May 22, 2024
In 2019 we published our first holiday message. It was a reprint of the words of Prime Minister Winston Churchill on Christmas Eve in 1941 as he stood beside President Franklin D. Roosevelt on the South Portico of the White House. Last year we published President Franklin D. Roosevelt's words from his 1942 Christmas Eve message. At the risk of returning to the well one too many times, this year it seemed all too appropriate, in the 80th anniversary year of the attack on Pearl Harbor, to highlight FDR’s message from Christmas Eve 1941. There are so many things that you can choose to be mad or scared about in the world today. There have been too many lines drawn, dividing even friends and families. In truth the only thing that will get us all through this adversity is just as FDR closed his speech 80 years ago, the “conviction of the dignity and brotherhood of man which Christmas Day signifies more than any other day or any other symbol.” The staff of WAR ROOM hopes, as we do each year, that you and your loved ones can find reason for cheer this season. We hope that you have good will towards your neighbors and pride in those who risk their lives daily both overseas and at home, defending our liberties, caring for the aged and ill among us, delivering packages, and keeping vital services open. This year we are presenting this holiday message both as an article as well as a podcast episode. You can listen to the original recording of the messages of President Roosevelt and Prime Minister Churchill below and on your favorite podcatcher.

In 2019 we published our first holiday message. It was a reprint of the words of Prime Minister Winston Churchill on Christmas Eve in 1941 as he stood beside President Franklin D. Roosevelt on the South Portico of the White House. Last year we published President Franklin D. Roosevelt’s words from his 1942 Christmas Eve message.

At the risk of returning to the well one too many times, this year it seemed all too appropriate, in the 80th anniversary year of the attack on Pearl Harbor, to highlight FDR’s message from Christmas Eve 1941.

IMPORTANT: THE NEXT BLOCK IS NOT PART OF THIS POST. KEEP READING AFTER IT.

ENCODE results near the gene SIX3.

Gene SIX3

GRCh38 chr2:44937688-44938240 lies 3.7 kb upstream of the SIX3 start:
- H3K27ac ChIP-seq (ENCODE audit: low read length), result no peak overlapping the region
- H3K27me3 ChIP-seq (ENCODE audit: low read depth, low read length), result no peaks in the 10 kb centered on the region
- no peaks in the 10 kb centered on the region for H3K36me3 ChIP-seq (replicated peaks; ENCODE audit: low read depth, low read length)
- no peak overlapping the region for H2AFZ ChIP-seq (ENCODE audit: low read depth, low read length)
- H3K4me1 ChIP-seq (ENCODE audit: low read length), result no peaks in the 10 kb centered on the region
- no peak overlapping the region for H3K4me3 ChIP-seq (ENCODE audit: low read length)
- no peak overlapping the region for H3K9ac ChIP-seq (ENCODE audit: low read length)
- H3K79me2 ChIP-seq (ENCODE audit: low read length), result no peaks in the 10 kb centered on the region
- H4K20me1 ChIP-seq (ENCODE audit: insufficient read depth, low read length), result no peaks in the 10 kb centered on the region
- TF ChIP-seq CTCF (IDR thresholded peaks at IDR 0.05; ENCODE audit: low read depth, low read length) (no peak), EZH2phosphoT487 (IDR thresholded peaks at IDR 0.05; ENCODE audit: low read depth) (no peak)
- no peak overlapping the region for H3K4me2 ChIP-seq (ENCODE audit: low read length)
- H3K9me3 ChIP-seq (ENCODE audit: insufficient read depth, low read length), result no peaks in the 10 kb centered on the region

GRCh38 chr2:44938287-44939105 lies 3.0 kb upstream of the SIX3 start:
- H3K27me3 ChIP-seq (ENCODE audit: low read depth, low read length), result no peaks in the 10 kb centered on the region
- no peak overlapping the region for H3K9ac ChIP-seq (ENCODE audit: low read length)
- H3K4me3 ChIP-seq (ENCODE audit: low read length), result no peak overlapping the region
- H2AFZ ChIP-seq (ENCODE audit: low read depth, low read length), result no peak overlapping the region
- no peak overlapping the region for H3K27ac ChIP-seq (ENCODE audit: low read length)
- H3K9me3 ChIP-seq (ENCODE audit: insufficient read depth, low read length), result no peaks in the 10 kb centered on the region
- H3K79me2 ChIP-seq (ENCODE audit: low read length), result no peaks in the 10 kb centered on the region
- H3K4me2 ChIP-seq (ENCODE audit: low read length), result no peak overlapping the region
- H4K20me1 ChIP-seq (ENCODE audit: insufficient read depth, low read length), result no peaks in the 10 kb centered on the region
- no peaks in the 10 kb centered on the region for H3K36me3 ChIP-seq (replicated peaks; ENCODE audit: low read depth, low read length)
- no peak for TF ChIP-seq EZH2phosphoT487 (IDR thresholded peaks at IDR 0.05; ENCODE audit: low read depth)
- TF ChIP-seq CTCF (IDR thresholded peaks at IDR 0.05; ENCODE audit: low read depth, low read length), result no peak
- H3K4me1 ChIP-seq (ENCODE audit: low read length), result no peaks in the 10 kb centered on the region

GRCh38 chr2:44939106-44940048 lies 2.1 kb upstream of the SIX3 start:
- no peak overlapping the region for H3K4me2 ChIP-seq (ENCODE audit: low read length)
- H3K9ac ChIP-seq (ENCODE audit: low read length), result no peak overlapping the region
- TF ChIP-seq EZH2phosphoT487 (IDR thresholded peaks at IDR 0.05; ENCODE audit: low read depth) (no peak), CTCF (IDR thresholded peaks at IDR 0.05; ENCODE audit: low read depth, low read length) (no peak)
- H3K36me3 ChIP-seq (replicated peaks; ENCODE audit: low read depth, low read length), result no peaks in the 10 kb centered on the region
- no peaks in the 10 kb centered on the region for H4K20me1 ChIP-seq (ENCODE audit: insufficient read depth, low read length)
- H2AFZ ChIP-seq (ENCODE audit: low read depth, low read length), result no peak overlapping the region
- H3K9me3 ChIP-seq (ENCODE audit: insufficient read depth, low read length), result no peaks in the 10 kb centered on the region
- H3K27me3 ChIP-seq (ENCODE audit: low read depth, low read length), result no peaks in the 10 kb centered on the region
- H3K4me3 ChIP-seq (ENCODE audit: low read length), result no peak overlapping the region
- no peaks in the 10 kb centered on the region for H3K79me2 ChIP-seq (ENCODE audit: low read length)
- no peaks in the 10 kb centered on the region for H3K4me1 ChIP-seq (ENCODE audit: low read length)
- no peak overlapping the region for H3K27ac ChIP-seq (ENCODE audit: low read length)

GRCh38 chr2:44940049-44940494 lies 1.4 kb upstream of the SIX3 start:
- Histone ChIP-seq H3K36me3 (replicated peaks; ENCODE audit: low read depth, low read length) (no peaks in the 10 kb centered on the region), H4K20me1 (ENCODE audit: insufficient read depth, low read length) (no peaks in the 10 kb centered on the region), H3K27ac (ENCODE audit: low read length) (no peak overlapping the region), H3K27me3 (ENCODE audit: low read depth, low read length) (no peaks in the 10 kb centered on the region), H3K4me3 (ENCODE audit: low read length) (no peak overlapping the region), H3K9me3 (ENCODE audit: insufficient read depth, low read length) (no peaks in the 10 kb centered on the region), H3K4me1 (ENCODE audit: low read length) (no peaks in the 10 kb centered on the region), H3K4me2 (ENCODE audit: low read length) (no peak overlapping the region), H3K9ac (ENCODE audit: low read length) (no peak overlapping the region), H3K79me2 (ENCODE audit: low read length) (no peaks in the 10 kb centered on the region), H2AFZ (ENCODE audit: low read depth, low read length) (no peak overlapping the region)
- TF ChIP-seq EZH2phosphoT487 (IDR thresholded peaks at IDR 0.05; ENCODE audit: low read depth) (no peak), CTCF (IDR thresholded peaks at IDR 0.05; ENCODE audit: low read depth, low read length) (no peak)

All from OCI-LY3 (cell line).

There are so many things that you can choose to be mad or scared about in the world today. There have been too many lines drawn, dividing even friends and families. In truth the only thing that will get us all through this adversity is just as FDR closed his speech 80 years ago, the “conviction of the dignity and brotherhood of man which Christmas Day signifies more than any other day or any other symbol.”

The staff of WAR ROOM hopes, as we do each year, that you and your loved ones can find reason for cheer this season. We hope that you have good will towards your neighbors and pride in those who risk their lives daily both overseas and at home, defending our liberties, caring for the aged and ill among us, delivering packages, and keeping vital services open.

This year we are presenting this holiday message both as an article as well as a podcast episode. You can listen to the original recording of the messages of President Roosevelt and Prime Minister Churchill below and on your favorite podcatcher.

The White House, Washington, D.C., 24 December 1941

Fellow workers for freedom. There are many men and women in America, sincere and faithful men and women, who are asking themselves this Christmas; How can we light our trees? How can we give our gifts? How can we meet and worship with love and with uplifted spirit and heart in a world at war, a world of fighting and suffering and death?